Wuthering Heights then is the product of romantic imagination, working probably under influences from German literature, and marvellously fused with local knowledge and a realistic power which, within its own range, has seldom been surpassed. Its few great faults are soon enumerated. The tendency to extravagance and monstrosity may, as we have seen, be taken to some extent as belonging more to a literary fashion than to the artist. Tieck and Hoffmann are full of raving and lunatic beings who sob, shout, tear out their hair by the roots, and live in a perpetual state of personal violence both towards themselves and their neighbours. Emily Brontë probably received from them an additional impulse towards a certain wildness of manner and conception which was already natural to her Irish blood, to a woman brought up amid the solitudes of the moors and the ruggedness of Yorkshire life fifty years ago, and natural also, alas! to the sister of the opium-eater and drunkard Branwell Brontë.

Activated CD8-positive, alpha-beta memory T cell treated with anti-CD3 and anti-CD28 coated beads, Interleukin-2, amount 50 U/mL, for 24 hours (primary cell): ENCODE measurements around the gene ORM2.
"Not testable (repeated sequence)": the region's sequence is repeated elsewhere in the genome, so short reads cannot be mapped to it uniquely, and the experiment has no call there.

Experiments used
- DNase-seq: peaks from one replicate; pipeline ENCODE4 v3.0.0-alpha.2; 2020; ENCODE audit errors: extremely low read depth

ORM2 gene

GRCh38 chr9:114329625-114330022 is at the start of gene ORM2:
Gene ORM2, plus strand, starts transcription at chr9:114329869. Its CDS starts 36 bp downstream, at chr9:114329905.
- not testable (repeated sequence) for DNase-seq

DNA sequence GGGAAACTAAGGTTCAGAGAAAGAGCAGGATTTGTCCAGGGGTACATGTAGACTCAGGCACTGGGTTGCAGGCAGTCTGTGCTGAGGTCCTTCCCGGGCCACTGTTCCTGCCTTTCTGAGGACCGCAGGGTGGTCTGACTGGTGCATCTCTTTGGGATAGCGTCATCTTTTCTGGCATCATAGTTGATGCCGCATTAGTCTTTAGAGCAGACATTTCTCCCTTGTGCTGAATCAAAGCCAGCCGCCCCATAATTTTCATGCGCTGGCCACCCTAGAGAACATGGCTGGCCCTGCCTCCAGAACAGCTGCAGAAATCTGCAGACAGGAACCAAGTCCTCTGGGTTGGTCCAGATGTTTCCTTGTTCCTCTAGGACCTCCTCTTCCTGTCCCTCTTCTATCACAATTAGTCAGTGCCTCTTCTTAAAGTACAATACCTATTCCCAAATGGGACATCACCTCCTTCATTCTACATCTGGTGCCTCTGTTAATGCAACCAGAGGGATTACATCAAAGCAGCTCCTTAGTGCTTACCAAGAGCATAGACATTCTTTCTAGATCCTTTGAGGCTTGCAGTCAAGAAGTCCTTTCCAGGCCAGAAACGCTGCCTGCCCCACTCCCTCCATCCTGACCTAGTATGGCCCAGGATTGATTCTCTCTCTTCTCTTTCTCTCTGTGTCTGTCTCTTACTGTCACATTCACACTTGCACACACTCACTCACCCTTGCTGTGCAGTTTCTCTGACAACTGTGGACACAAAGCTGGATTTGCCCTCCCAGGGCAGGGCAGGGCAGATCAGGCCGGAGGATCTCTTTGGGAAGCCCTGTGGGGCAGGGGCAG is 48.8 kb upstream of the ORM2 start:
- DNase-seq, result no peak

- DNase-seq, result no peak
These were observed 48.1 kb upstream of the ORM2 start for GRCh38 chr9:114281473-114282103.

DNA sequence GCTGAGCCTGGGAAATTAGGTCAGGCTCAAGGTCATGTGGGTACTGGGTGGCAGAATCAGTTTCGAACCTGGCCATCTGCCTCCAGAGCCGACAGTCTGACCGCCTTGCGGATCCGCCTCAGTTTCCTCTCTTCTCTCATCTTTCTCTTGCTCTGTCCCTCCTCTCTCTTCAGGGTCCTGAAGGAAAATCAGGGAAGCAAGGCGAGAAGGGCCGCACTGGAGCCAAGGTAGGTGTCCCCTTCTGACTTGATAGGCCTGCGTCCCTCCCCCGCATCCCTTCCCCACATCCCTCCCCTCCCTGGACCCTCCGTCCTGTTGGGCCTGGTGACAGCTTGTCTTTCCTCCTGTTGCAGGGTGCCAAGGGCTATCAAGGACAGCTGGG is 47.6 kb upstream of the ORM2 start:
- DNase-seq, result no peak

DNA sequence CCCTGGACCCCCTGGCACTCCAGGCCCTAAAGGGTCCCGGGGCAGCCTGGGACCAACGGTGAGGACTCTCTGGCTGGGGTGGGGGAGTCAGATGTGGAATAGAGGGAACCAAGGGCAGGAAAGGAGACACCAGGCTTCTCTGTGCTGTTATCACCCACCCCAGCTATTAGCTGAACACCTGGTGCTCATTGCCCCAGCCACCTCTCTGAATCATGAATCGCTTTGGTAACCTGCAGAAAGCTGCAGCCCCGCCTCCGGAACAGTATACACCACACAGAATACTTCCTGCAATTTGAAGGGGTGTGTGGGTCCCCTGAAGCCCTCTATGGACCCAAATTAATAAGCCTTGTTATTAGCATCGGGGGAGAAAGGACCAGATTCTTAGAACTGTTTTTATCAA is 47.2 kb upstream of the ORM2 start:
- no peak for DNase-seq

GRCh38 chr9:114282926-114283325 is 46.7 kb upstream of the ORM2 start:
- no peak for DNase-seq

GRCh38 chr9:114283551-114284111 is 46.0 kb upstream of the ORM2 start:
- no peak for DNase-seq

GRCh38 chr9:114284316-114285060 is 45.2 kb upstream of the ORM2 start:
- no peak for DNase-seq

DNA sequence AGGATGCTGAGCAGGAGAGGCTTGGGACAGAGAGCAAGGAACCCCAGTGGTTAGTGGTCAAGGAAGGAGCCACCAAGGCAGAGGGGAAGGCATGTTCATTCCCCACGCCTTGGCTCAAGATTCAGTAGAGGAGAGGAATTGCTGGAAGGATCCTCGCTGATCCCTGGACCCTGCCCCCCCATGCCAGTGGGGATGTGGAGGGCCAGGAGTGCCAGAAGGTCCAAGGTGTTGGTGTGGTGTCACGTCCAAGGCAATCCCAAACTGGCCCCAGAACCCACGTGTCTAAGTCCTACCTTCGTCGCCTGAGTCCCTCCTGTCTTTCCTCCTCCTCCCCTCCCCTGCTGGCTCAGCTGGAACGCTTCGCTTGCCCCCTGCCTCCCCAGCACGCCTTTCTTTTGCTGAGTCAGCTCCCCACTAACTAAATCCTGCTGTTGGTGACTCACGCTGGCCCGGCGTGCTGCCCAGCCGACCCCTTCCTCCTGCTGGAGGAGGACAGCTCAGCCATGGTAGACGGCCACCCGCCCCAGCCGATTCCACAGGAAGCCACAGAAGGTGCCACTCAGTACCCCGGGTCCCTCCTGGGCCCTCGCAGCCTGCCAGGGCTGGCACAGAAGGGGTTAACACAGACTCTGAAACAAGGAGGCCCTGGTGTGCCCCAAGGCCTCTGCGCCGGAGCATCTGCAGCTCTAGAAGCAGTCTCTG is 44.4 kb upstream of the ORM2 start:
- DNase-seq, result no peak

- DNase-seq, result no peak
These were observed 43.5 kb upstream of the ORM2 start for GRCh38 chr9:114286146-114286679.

To this let us add a certain awkwardness and confusion of structure; a strain of ruthless exaggeration in the character of Heathcliff; and some absurdities and contradictions in the character of Nelly Dean. The latter criticism indeed is bound up with the first. Nelly Dean is presented as the faithful and affectionate nurse, the only good angel both of the elder and the younger Catherine. But Nelly Dean does the most treacherous, cruel, and indefensible things, simply that the story may move. She becomes the go-between for Catherine and Heathcliff; she knowingly allows her charge Catherine, on the eve of her confinement, to fast in solitude and delirium for three days and nights, without saying a word to Edgar Linton, Catherine's affectionate husband, and her master, who was in the house all the time. It is her breach of trust which brings about Catherine's dying scene with Heathcliff, just as it is her disobedience and unfaith which really betray Catherine's child into the hands of her enemies. Without these lapses and indiscretions indeed the story could not maintain itself; but the clumsiness or carelessness of them is hardly to be denied. In the case of Heathcliff, the blemish lies rather in a certain deliberate and passionate defiance of the reader's sense of humanity and possibility; partly also in the innocence of the writer, who, in a world of sex and passion, has invented a situation charged with the full forces of both, without any true realisation of what she has done. Heathcliff's murderous language to Catherine about the husband whom she loves with an affection only second to that which she cherishes for his hateful self; his sordid and incredible courtship of Isabella under Catherine's eyes; the long horror of his pursuit and capture of the younger Catherine, his dead love's child; the total incompatibility between his passion for the mother and his mean ruffianism towards the daughter; the utter absence of any touch of kindness even in his love for Catherine, whom he scolds and rates on the very threshold of death; the mingling in him of high passion with the vilest arts of the sharper and the thief:—these things o'erleap themselves, so that again and again the sense of tragedy is lost in mere violence and excess, and what might have been a man becomes a monster. There are speeches and actions of Catherine's, moreover, contained in these central pages which have no relation to any life of men and women that the true world knows. It may be said indeed that the writer's very ignorance of certain facts and relations of life, combined with the force of imaginative passion which she throws into her conceptions, produces a special poetic effect—a strange and bodiless tragedy—unique in literature. And there is much truth in this; but not enough to vindicate these scenes of the book, from radical weakness and falsity, nor to preserve in the reader that illusion, that inner consent, which is the final test of all imaginative effort.